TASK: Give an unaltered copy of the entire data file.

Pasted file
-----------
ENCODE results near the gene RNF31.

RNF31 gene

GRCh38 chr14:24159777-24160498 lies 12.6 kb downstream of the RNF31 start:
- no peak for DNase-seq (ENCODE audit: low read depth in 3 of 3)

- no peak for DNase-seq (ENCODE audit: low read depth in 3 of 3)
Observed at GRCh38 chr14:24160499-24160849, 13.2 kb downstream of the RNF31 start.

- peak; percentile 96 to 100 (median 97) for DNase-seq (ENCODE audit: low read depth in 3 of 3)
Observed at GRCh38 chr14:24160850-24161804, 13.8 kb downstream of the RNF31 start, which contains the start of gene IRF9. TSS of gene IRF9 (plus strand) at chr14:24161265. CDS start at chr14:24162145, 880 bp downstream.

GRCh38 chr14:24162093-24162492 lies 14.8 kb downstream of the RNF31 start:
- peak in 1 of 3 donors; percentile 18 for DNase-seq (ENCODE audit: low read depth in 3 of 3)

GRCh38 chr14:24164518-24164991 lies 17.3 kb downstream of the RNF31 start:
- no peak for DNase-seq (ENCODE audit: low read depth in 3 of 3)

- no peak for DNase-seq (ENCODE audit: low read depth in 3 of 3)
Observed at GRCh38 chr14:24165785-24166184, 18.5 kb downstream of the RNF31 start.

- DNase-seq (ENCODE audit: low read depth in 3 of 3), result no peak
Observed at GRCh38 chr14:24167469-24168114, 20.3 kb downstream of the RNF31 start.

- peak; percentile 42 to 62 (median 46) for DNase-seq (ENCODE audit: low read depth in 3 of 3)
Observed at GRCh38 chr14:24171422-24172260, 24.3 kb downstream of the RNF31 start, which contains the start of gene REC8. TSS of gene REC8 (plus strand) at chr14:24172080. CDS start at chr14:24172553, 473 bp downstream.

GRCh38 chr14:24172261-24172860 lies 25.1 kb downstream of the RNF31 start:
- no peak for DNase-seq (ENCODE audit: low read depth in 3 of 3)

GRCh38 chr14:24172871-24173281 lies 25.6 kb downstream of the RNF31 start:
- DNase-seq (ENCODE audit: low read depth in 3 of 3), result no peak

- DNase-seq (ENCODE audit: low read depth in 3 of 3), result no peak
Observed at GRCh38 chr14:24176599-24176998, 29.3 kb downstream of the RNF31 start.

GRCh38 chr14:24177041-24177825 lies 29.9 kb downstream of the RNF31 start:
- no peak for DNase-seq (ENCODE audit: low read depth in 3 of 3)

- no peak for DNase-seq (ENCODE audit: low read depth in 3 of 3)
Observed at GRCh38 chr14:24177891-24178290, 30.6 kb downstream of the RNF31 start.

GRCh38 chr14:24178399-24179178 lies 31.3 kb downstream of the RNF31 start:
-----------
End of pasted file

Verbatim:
ENCODE results near the gene RNF31.

RNF31 gene

GRCh38 chr14:24159777-24160498 lies 12.6 kb downstream of the RNF31 start:
- no peak for DNase-seq (ENCODE audit: low read depth in 3 of 3)

- no peak for DNase-seq (ENCODE audit: low read depth in 3 of 3)
Observed at GRCh38 chr14:24160499-24160849, 13.2 kb downstream of the RNF31 start.

- peak; percentile 96 to 100 (median 97) for DNase-seq (ENCODE audit: low read depth in 3 of 3)
Observed at GRCh38 chr14:24160850-24161804, 13.8 kb downstream of the RNF31 start, which contains the start of gene IRF9. TSS of gene IRF9 (plus strand) at chr14:24161265. CDS start at chr14:24162145, 880 bp downstream.

GRCh38 chr14:24162093-24162492 lies 14.8 kb downstream of the RNF31 start:
- peak in 1 of 3 donors; percentile 18 for DNase-seq (ENCODE audit: low read depth in 3 of 3)

GRCh38 chr14:24164518-24164991 lies 17.3 kb downstream of the RNF31 start:
- no peak for DNase-seq (ENCODE audit: low read depth in 3 of 3)

- no peak for DNase-seq (ENCODE audit: low read depth in 3 of 3)
Observed at GRCh38 chr14:24165785-24166184, 18.5 kb downstream of the RNF31 start.

- DNase-seq (ENCODE audit: low read depth in 3 of 3), result no peak
Observed at GRCh38 chr14:24167469-24168114, 20.3 kb downstream of the RNF31 start.

- peak; percentile 42 to 62 (median 46) for DNase-seq (ENCODE audit: low read depth in 3 of 3)
Observed at GRCh38 chr14:24171422-24172260, 24.3 kb downstream of the RNF31 start, which contains the start of gene REC8. TSS of gene REC8 (plus strand) at chr14:24172080. CDS start at chr14:24172553, 473 bp downstream.

GRCh38 chr14:24172261-24172860 lies 25.1 kb downstream of the RNF31 start:
- no peak for DNase-seq (ENCODE audit: low read depth in 3 of 3)

GRCh38 chr14:24172871-24173281 lies 25.6 kb downstream of the RNF31 start:
- DNase-seq (ENCODE audit: low read depth in 3 of 3), result no peak

- DNase-seq (ENCODE audit: low read depth in 3 of 3), result no peak
Observed at GRCh38 chr14:24176599-24176998, 29.3 kb downstream of the RNF31 start.

GRCh38 chr14:24177041-24177825 lies 29.9 kb downstream of the RNF31 start:
- no peak for DNase-seq (ENCODE audit: low read depth in 3 of 3)

- no peak for DNase-seq (ENCODE audit: low read depth in 3 of 3)
Observed at GRCh38 chr14:24177891-24178290, 30.6 kb downstream of the RNF31 start.

GRCh38 chr14:24178399-24179178 lies 31.3 kb downstream of the RNF31 start: